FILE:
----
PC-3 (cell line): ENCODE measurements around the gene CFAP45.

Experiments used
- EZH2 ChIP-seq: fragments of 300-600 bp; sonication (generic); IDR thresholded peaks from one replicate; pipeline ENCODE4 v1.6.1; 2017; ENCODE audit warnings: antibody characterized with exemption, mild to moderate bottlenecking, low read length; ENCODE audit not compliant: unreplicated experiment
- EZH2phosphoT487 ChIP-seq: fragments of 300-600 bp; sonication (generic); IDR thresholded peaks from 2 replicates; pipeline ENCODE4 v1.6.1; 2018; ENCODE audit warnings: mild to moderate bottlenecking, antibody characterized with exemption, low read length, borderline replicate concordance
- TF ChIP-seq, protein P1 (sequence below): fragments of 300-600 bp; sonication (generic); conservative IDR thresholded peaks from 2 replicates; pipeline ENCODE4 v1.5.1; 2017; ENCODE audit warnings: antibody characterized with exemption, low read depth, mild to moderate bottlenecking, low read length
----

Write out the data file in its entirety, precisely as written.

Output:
PC-3 (cell line): ENCODE measurements around the gene CFAP45.

Experiments used
- EZH2 ChIP-seq: fragments of 300-600 bp; sonication (generic); IDR thresholded peaks from one replicate; pipeline ENCODE4 v1.6.1; 2017; ENCODE audit warnings: antibody characterized with exemption, mild to moderate bottlenecking, low read length; ENCODE audit not compliant: unreplicated experiment
- EZH2phosphoT487 ChIP-seq: fragments of 300-600 bp; sonication (generic); IDR thresholded peaks from 2 replicates; pipeline ENCODE4 v1.6.1; 2018; ENCODE audit warnings: mild to moderate bottlenecking, antibody characterized with exemption, low read length, borderline replicate concordance
- TF ChIP-seq, protein P1 (sequence below): fragments of 300-600 bp; sonication (generic); conservative IDR thresholded peaks from 2 replicates; pipeline ENCODE4 v1.5.1; 2017; ENCODE audit warnings: antibody characterized with exemption, low read depth, mild to moderate bottlenecking, low read length